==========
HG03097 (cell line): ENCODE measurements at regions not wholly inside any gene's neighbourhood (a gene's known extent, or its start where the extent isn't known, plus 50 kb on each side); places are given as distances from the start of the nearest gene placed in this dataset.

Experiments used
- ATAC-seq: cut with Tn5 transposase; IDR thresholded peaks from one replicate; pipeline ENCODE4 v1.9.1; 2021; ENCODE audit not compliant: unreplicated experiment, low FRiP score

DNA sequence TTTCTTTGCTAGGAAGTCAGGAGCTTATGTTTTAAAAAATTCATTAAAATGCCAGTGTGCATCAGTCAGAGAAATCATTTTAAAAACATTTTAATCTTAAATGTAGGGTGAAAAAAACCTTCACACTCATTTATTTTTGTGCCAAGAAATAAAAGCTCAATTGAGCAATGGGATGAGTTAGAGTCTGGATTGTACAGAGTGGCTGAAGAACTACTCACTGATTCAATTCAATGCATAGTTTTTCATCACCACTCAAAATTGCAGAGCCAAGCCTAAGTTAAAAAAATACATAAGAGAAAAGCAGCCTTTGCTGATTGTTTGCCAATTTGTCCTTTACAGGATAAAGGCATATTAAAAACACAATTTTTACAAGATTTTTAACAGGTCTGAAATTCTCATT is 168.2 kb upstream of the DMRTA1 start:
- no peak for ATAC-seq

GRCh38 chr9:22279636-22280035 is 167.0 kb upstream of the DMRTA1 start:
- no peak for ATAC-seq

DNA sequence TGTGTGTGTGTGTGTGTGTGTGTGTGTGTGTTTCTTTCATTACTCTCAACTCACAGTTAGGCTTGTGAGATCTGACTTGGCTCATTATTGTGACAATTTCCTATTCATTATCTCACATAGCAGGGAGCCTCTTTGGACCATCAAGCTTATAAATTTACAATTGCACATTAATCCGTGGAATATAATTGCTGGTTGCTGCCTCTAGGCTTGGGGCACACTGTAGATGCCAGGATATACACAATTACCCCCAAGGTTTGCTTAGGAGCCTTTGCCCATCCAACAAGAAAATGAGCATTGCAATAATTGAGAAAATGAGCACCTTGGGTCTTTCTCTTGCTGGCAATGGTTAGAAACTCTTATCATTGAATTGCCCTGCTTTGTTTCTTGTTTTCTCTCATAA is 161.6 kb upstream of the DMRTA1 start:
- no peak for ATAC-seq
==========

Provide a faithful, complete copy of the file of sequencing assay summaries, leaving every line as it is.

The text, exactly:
HG03097 (cell line): ENCODE measurements at regions not wholly inside any gene's neighbourhood (a gene's known extent, or its start where the extent isn't known, plus 50 kb on each side); places are given as distances from the start of the nearest gene placed in this dataset.

Experiments used
- ATAC-seq: cut with Tn5 transposase; IDR thresholded peaks from one replicate; pipeline ENCODE4 v1.9.1; 2021; ENCODE audit not compliant: unreplicated experiment, low FRiP score

DNA sequence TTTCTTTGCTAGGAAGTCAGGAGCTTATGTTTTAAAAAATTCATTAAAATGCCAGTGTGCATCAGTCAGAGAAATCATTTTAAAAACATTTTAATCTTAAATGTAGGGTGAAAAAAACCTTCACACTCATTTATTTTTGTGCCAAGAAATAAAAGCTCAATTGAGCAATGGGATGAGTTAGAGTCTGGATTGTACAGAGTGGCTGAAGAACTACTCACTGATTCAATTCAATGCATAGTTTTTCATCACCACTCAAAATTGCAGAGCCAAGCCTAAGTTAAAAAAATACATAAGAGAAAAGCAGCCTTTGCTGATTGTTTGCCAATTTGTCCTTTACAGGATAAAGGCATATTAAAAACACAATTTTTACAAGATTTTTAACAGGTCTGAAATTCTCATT is 168.2 kb upstream of the DMRTA1 start:
- no peak for ATAC-seq

GRCh38 chr9:22279636-22280035 is 167.0 kb upstream of the DMRTA1 start:
- no peak for ATAC-seq

DNA sequence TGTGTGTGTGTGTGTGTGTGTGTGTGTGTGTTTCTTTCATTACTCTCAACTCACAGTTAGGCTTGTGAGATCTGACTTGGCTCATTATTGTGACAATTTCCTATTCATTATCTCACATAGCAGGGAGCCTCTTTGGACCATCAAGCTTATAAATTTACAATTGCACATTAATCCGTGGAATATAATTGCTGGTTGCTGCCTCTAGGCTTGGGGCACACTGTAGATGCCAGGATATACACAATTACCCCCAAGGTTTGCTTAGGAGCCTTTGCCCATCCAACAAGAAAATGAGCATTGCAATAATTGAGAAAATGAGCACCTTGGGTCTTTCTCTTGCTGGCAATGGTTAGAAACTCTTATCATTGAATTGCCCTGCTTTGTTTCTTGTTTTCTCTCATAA is 161.6 kb upstream of the DMRTA1 start:
- no peak for ATAC-seq